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MAY 15, 2000

By: Wendy Zellner

Jeanne Jackson, CEO,


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After more than four years of online experimenting -- and downright fumbling -- giant Wal-Mart Stores (WMT) is counting on former Gap superstar Jeanne P. Jackson to jump-start its critical e-commerce efforts. As CEO of Gap's upscale Banana Republic chain and head of the parent company's Internet and catalog unit, Jackson, 48, proved herself a keen builder of distinctive brands, online and off.

Her Internet smarts and marketing sizzle are sorely needed at, which has failed to live up to lofty expectations. Wal-Mart essentially acknowledged as much by in January creating a separate Internet unit, based in Palo Alto, Calif., in partnership with well-regarded venture-capital firm Accel Partners. Despite Wal-Mart's powerful brand name, technology savvy, and massive resources, including $165 billion in sales last year, the company has struggled to build its e-commerce presence. In January -- before turning to Accel -- it launched a redesigned and vastly expanded Web site that was quickly criticized for its user-unfriendliness. In February, ranked No. 50 among shopping sites, logging 1.3 million unique visitors, vs. No. 2's 13.6 million, according to market researcher Media Metrix.

Now the Net appears to have Wal-Mart's full attention, with Chairman Rob Walton and new CEO Lee Scott both sitting on's board. But outsiders question whether Jackson, named CEO in March, will have the autonomy she needs to compete not only with powerful e-tailers like but also with Wal-Mart's own stores. A retail veteran who has worked at Federated, Saks Fifth Avenue, and Victoria's Secret, Jackson points to her success at building strong cooperation between Gap's stores and its Web site as a model for how she'll boost's results. At the Gap, for instance, store clerks will look for products online for their customers if the store doesn't have them in stock.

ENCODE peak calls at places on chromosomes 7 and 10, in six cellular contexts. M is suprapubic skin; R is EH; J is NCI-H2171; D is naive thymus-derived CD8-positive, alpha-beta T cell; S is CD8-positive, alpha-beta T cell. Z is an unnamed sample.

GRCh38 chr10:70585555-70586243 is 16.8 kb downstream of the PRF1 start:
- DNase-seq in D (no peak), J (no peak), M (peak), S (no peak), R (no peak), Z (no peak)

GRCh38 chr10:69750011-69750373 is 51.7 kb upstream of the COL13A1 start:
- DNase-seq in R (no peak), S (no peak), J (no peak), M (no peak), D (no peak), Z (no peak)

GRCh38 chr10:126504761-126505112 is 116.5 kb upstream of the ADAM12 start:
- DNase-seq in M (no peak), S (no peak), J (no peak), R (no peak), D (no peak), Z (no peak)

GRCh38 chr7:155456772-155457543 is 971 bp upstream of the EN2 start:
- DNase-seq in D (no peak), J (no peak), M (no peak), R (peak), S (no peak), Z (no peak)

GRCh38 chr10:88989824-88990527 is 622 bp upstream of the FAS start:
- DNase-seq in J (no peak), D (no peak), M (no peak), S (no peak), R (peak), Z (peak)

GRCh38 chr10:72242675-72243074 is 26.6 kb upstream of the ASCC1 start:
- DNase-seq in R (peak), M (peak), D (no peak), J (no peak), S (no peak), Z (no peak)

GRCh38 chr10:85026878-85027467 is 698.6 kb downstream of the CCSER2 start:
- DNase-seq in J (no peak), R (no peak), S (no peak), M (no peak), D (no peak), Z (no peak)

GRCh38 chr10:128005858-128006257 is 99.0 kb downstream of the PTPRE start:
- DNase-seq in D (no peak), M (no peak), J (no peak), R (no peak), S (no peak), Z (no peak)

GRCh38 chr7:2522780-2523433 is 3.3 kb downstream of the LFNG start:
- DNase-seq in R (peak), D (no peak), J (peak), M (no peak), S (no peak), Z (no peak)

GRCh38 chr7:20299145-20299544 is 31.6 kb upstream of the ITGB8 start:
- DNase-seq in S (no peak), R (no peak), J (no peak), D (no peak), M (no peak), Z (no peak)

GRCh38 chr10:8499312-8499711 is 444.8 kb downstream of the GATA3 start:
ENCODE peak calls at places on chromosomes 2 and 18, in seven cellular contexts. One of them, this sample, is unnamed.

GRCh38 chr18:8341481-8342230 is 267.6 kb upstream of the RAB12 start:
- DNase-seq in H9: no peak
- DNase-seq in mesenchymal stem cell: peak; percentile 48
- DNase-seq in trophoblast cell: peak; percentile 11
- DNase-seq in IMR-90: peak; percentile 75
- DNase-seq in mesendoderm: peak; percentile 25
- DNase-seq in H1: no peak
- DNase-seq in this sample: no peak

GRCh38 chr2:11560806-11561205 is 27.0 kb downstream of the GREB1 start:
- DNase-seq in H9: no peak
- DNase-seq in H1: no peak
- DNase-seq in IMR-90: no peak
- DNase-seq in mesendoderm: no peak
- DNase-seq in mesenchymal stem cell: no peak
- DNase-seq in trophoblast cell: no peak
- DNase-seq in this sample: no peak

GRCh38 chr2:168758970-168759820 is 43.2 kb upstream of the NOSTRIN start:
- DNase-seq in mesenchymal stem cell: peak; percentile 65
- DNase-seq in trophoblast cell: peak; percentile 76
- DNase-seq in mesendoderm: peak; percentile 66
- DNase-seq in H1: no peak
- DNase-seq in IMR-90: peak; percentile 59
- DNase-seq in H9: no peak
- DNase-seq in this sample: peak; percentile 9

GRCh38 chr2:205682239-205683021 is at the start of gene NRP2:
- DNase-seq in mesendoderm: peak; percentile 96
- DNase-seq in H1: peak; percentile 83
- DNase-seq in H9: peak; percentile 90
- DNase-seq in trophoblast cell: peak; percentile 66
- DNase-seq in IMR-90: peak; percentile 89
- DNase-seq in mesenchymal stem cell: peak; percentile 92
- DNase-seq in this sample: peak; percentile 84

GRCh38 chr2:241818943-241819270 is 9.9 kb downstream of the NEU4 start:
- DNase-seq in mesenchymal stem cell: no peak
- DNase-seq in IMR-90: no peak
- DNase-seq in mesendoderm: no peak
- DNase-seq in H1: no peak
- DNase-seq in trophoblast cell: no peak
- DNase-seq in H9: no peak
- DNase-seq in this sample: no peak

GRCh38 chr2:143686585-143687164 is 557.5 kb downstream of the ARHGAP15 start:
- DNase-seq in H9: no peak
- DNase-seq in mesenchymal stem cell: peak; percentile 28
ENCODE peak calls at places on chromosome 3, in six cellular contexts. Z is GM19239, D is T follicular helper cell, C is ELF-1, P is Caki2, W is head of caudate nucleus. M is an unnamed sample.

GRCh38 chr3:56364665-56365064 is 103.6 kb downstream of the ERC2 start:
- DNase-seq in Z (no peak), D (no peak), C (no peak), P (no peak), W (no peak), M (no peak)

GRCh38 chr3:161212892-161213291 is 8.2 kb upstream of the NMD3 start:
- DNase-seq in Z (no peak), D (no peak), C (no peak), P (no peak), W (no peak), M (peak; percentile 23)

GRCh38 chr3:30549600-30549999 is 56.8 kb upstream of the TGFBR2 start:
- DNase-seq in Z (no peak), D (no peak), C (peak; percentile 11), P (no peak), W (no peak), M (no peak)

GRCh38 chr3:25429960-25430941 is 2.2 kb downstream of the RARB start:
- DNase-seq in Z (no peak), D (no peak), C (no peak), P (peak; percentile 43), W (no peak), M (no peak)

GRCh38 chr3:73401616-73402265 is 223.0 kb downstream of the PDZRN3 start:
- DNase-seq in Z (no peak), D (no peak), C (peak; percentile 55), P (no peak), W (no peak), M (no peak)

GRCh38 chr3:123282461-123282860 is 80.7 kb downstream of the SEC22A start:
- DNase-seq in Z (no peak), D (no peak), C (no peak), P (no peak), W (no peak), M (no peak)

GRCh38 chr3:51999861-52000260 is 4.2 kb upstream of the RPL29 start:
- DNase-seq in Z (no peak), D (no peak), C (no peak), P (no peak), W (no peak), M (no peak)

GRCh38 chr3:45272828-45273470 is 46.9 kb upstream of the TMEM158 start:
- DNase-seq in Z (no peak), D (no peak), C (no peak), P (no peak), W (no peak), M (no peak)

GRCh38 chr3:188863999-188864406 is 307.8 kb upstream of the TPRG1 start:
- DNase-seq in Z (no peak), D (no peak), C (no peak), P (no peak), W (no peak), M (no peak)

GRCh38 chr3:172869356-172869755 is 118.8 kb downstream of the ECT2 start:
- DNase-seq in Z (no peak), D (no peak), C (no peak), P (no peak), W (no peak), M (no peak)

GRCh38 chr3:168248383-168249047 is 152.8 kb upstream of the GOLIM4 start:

Jackson, a mother of two, counts herself among Wal-Mart's 100 million customers, stocking up on dog food, paper towels, and other household products for her weekend home near California's Lake Tahoe. She insists that will be no different from the company's more than 4,000 real-world stores, each with merchandise that appeals to local customers. In some cases, will have a broader selection than the stores, in others, it might have less. "We're going to tailor our store for the online community," she vows. But as Wal-Mart has learned the hard way, that's easier said than done.

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